Fred Furlong

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FRBSF Economic Letter 2001-22 | July 27, 2001

The banking sector has posted strong growth in labor productivity for almost two decades. The shift in trend productivity growth for banking predates by more than a decade the much-touted New Economy productivity shock of the second half of the 1990s, which is most often associated with advances in information technology (IT).

Western Banking Quarterly is a review of banking developments in the Twelfth Federal Reserve District, and includes FRBSF’s Regional Banking Tables. It is normally published in the Economic Letter on the fourth Friday of January, April, July, and October

The banking sector has posted strong growth in labor productivity for almost two decades. The shift in trend productivity growth for banking predates by more than a decade the much-touted New Economy productivity shock of the second half of the 1990s, which is most often associated with advances in information technology (IT).

To be sure, as an information-based industry, banks have invested in IT, and advances in IT have facilitated innovations in financial products and delivery systems. But, as this Economic Letter discusses, the timing of the boost to labor productivity in banking suggests that the impetus for firms to push for greater productivity also came from other factors—deregulation and increased competition, which led to the acceleration of the broad restructuring in banking.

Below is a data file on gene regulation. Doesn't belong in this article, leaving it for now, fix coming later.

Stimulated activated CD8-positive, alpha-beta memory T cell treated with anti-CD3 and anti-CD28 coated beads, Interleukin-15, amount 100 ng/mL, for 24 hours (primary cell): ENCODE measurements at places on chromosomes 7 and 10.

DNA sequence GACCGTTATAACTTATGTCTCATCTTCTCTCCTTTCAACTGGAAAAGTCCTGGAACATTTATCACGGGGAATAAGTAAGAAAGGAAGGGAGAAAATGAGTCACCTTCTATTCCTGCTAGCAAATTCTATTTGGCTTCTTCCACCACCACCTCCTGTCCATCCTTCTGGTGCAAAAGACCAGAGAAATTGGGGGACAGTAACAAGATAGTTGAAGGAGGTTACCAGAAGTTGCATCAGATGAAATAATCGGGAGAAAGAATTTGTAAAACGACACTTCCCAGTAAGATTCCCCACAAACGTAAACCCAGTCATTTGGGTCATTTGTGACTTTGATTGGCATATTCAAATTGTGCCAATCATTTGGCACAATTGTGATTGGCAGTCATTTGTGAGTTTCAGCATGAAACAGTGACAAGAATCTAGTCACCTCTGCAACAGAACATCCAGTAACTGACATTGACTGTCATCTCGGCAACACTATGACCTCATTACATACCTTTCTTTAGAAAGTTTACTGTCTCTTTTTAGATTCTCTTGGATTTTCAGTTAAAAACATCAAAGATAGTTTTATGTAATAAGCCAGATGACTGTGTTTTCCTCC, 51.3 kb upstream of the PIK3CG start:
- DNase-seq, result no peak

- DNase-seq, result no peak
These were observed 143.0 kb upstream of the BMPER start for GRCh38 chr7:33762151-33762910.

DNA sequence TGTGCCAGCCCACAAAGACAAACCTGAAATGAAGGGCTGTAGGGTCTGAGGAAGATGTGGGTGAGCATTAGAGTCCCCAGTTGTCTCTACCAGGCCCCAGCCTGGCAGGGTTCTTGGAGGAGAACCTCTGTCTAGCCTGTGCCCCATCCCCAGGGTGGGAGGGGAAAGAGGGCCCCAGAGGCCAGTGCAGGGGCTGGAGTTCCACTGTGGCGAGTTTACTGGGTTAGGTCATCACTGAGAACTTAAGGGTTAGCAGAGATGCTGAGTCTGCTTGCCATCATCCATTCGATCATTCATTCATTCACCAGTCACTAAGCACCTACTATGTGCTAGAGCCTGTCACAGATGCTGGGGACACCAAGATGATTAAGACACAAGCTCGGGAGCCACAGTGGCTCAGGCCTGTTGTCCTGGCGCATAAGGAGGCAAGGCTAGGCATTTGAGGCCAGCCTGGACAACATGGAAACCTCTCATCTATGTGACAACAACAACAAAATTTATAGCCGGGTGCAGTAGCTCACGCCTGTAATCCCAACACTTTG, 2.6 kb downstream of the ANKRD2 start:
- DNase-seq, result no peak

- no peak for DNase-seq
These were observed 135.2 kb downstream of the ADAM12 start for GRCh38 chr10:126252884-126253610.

Deregulation opens the way

The early 1980s marked a watershed for banking. Pressures from years of mounting competition eroded support for such regulations as limiting interest rates on deposits and geographic expansion by banks. In 1982, the last vestiges of deposit interest rate ceilings were removed, except for restrictions on certain transactions accounts. In addition, state restrictions on intrastate and interstate branching began to fall, culminating in federal legislation allowing nationwide branching in the early 1990s. And gradually, banks were allowed to expand into new activities, including securities and insurance services; the Gramm-Leach-Bliley Act of 2000 made the full affiliation of commercial banks and most other financial services a reality.

Before the first wave of deregulation in the early 1980s, banks responded to competitive pressures by looking for ways around binding regulations. For example, banks engaged in so-called non-price competition—they not only offered premiums, such as toasters, but they also provided free services. Non-price competition meant hiring more employees and other additions to costs that were less efficient than pricing services more directly.

Deregulation opened the way for a new era of price competition, freer entry into banking, and eventually new activities for banks. In the new era, the infrastructure created to compete under the old rules had to change. In the process, inefficient firms, previously protected by regulation, had to adapt, be absorbed, or just fail. The scale of this adjustment was massive. Figure 1 shows that, with the rise in bank failures and increase in mergers, the number of banks turned down in the mid-1980s and continued to drop, resulting in more than a 40% decline in the number of banks.